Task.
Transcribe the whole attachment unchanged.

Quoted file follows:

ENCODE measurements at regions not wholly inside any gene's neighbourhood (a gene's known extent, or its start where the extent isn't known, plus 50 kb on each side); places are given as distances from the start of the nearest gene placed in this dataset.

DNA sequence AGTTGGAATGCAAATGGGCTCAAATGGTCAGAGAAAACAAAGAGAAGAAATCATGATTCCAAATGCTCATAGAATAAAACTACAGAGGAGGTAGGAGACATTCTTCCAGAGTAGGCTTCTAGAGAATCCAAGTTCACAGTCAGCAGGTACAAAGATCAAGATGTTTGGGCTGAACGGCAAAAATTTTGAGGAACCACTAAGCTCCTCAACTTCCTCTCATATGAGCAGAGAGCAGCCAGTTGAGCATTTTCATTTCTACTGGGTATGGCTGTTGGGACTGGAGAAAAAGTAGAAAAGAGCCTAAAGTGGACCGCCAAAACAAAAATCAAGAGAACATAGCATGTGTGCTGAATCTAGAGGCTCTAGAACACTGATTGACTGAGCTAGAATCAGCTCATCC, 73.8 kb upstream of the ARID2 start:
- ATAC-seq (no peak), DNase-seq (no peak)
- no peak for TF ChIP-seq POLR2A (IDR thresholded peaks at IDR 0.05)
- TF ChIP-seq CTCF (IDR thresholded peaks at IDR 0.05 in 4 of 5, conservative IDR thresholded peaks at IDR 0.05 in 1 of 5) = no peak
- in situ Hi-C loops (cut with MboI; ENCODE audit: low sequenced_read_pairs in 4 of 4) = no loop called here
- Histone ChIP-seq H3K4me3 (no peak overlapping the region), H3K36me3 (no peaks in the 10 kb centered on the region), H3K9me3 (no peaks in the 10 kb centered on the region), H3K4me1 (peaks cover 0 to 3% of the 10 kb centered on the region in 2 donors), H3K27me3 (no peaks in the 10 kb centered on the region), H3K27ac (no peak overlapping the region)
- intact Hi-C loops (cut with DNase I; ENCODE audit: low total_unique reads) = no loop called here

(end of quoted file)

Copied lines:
ENCODE measurements at regions not wholly inside any gene's neighbourhood (a gene's known extent, or its start where the extent isn't known, plus 50 kb on each side); places are given as distances from the start of the nearest gene placed in this dataset.

DNA sequence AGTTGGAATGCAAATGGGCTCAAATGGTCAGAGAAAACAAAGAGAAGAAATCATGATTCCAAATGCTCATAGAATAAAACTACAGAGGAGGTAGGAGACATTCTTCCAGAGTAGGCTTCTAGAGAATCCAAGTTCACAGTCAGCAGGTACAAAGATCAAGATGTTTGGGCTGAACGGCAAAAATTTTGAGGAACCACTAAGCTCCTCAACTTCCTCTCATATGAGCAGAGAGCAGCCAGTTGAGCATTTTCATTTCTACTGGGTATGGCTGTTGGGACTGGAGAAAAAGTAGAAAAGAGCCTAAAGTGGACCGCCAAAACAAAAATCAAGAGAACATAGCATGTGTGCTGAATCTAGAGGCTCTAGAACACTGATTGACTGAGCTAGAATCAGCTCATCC, 73.8 kb upstream of the ARID2 start:
- ATAC-seq (no peak), DNase-seq (no peak)
- no peak for TF ChIP-seq POLR2A (IDR thresholded peaks at IDR 0.05)
- TF ChIP-seq CTCF (IDR thresholded peaks at IDR 0.05 in 4 of 5, conservative IDR thresholded peaks at IDR 0.05 in 1 of 5) = no peak
- in situ Hi-C loops (cut with MboI; ENCODE audit: low sequenced_read_pairs in 4 of 4) = no loop called here
- Histone ChIP-seq H3K4me3 (no peak overlapping the region), H3K36me3 (no peaks in the 10 kb centered on the region), H3K9me3 (no peaks in the 10 kb centered on the region), H3K4me1 (peaks cover 0 to 3% of the 10 kb centered on the region in 2 donors), H3K27me3 (no peaks in the 10 kb centered on the region), H3K27ac (no peak overlapping the region)
- intact Hi-C loops (cut with DNase I; ENCODE audit: low total_unique reads) = no loop called here